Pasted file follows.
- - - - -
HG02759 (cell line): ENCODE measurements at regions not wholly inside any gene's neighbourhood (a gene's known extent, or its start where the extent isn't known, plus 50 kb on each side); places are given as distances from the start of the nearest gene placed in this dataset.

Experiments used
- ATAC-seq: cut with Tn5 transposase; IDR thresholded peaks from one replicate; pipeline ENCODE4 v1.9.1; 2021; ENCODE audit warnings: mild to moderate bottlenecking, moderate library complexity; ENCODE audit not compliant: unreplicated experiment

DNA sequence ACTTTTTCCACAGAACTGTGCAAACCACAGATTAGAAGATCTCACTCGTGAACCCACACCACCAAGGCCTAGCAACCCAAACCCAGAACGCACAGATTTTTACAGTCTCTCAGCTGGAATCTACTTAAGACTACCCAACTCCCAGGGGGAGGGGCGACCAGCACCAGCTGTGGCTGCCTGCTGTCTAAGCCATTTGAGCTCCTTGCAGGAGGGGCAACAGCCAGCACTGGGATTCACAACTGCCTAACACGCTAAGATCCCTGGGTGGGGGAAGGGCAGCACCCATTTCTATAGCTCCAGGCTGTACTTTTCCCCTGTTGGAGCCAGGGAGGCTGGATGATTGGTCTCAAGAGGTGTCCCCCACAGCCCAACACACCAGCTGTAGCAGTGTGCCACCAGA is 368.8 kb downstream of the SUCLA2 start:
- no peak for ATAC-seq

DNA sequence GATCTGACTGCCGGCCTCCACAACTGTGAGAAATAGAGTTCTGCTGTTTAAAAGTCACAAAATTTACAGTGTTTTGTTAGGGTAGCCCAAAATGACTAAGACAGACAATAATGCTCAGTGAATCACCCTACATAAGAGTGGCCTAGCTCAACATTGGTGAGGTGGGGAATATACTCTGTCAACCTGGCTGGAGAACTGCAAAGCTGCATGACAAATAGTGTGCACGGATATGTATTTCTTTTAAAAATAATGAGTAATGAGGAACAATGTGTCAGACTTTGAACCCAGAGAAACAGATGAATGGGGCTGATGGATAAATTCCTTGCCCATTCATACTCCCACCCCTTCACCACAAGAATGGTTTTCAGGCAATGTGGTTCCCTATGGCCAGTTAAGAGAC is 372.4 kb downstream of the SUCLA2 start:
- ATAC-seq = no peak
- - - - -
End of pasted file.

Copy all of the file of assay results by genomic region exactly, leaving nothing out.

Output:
HG02759 (cell line): ENCODE measurements at regions not wholly inside any gene's neighbourhood (a gene's known extent, or its start where the extent isn't known, plus 50 kb on each side); places are given as distances from the start of the nearest gene placed in this dataset.

Experiments used
- ATAC-seq: cut with Tn5 transposase; IDR thresholded peaks from one replicate; pipeline ENCODE4 v1.9.1; 2021; ENCODE audit warnings: mild to moderate bottlenecking, moderate library complexity; ENCODE audit not compliant: unreplicated experiment

DNA sequence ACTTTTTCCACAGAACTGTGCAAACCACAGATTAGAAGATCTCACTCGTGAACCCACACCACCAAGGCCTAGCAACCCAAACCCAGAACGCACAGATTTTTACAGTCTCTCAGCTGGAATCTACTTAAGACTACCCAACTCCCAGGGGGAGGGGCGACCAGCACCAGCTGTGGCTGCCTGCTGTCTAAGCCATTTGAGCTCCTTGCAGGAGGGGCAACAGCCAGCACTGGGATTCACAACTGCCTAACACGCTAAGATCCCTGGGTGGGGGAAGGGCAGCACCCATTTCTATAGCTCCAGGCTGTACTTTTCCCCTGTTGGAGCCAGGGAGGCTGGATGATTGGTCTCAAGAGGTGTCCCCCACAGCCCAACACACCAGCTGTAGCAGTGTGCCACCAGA is 368.8 kb downstream of the SUCLA2 start:
- no peak for ATAC-seq

DNA sequence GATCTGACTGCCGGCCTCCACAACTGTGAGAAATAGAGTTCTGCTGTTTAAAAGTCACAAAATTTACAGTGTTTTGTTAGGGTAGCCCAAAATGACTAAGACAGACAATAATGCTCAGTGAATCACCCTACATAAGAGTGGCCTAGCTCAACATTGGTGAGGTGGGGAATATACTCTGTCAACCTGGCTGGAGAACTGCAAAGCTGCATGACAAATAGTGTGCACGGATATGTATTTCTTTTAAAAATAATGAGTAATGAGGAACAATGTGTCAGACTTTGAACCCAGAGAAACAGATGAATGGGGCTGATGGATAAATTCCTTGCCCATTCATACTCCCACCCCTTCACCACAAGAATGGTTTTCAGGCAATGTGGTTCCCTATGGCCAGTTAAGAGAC is 372.4 kb downstream of the SUCLA2 start:
- ATAC-seq = no peak